On April 29, 2011, Wasinski was sitting in her vehicle speaking on her cellular telephone with Jessica, when Jessica said “I need to tell you that [Petitioner] has raped me before.” (Id. at 17.) Jessica indicated to her mother that she did not tell her because Jessica was “scared” that Petitioner would kill her. (Id. at 17.) After this conversation, Wasinski arrived home between 5:00 p.m. and 6:00 p.m. (Id. at 18.) As Wasinski cooked dinner, Petitioner left the apartment for a period of 45 minutes. (Id.). When he returned, his demeanor had radically changed. (Id. at 18-19.) He was “very agitated” and “very nervous.” (Id. at 19.) Petitioner seemed to be “in a hurry.” (Id.). He told Wasinski that he wanted to help Fauer “tomorrow over at your grandma's apartment to clean it up.” (Id.) Wasinski had mentioned this family project a few days earlier but Petitioner had not responded. (Id.) Wasinski testified that she was “very tired” and told her husband that she did not want to go. (Id.) Wasinski knew Petitioner had placed audio recording devices in her vehicle in the past. (Id. at 19-20.) Less than two hours after Wasinski returned home, Petitioner left for Michigan. (Id. at 20.)

         The following day, April 30, 2011, Fauer was at the seniors' complex where her mother had lived and she was removing items from her mother's apartment. (10/12/12 Trial Tr. at 21-23.) Fauer arrived at 1:00 p.m. and various family members, including Jessica, assisted her in the move until 3:00 p.m. (Id. at 23-25.) At some point, Petitioner appeared at the apartment. (Id. at 24.) Fauer was not aware that Petitioner was in Michigan. (Id. at 25.) Fauer heard Petitioner tell Jessica that he “wanted to speak with her, maybe get a cup of coffee.” (Id. at 27.) He said “he wanted to make things right between them.” (Id.) Jessica then left with Petitioner. (Id. at 27-28.) When Fauer left about 30 to 45 minutes later and returned home, she saw Jessica's black Grand Am outside the house. (Id. at 28-31.) The house appeared to be empty, however. (Id. at 32.) Fauer entered the house, calling Jessica's name. (Id. at 33.) When she got to Jessica's bedroom door, Fauer saw Jessica “slumped on the floor, her back against the bedroom door.” (Id.) Jessica's hair “was strewn across her eye area” and “she was very still.” (Id.) Fauer reached down to touch Jessica's hand and it felt cold to her. (Id.) Jim, another family member who had followed Fauer home, entered the house. (Id.). Jim yelled, “Call 9-1-1, she's bleeding from the mouth!” (Id.)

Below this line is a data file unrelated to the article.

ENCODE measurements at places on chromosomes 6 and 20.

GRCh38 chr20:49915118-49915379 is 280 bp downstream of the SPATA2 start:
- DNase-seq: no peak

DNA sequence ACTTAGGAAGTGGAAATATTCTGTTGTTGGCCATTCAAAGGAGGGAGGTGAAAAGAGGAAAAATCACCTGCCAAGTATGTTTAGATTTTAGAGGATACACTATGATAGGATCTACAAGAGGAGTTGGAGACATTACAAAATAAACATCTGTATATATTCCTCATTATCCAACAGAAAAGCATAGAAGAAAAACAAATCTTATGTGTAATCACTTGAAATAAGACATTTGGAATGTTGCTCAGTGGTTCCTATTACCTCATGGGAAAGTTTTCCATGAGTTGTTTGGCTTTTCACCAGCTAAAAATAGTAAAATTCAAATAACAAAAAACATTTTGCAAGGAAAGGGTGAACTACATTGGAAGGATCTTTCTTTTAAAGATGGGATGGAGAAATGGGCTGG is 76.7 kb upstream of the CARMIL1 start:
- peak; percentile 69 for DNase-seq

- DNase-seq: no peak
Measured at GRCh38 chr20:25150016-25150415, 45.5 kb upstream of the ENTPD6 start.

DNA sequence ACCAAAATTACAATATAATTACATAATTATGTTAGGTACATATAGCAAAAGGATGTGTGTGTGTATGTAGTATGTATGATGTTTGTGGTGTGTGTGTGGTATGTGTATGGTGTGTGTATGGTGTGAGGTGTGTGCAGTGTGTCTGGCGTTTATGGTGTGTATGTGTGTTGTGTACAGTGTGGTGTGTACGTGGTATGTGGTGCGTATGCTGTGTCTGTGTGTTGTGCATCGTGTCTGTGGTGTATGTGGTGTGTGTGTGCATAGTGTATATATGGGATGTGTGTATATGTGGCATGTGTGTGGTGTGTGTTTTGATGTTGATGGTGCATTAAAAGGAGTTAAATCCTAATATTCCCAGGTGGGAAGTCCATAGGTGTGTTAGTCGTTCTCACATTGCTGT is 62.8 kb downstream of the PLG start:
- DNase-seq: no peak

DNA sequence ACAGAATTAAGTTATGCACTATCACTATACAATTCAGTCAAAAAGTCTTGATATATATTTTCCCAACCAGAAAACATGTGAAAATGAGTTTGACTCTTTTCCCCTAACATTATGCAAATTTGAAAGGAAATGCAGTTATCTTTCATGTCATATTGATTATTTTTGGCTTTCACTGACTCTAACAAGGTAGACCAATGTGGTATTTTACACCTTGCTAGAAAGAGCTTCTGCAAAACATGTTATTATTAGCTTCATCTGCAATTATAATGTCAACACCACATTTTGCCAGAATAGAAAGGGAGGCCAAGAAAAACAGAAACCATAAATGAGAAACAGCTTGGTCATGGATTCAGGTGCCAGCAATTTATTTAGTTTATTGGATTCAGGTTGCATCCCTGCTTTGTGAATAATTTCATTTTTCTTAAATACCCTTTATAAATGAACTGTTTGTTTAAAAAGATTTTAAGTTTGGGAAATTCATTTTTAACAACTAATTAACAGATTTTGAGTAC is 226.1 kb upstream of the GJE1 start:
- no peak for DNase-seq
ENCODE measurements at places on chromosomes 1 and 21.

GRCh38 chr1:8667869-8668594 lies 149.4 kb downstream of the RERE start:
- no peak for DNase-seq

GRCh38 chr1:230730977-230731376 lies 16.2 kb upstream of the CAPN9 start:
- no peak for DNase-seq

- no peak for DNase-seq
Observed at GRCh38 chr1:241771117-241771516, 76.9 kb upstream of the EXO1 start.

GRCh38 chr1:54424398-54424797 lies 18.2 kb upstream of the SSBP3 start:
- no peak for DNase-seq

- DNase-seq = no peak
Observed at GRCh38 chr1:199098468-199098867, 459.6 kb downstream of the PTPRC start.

Theresa Kerr testified that she was working as a police dispatcher for the Center Line Public Safety Department on April 30, 2011, when Petitioner walked into the lobby at approximately 3:00 p.m. and told her “he had killed his stepdaughter.” (10/12/12 Trial Tr. at 95-103.) Jessica died of a gunshot to the side of her head, made with a nine-millimeter handgun. (10/12/12 Trial Tr. At 68, 84.) Petitioner was arrested and subsequently tried and convicted of the above-listed offenses.

         Petitioner's convictions were affirmed on appeal. People v. Alfetlawi, No. 313855, 2014 WL 4263222 (Mich. Ct. App. Aug. 28, 2014). The Michigan Supreme Court denied Petitioner leave to appeal. People v. Alfetlawi, 862 N.W.2d 182 (2015). On June 11, 2015, Petitioner filed the pending habeas petition, seeking relief on the following grounds:

I. The trial court abused its discretion and deprived defendant of a fair trial and due process of law, as well as his Sixth Amendment right to cross-examination by admitting, over objection, testimony regarding (1) defendant's repeated sexual and general physical assaults upon the decedent and her mother, (2) repeated threats against the physical and emotional well-being of decedent and others, (3) the stalking and surveillance defendant subjected decedent to, (4) the fear and hatred decedent and others had of defendant, and (5) defendant's mental state and obsession with ...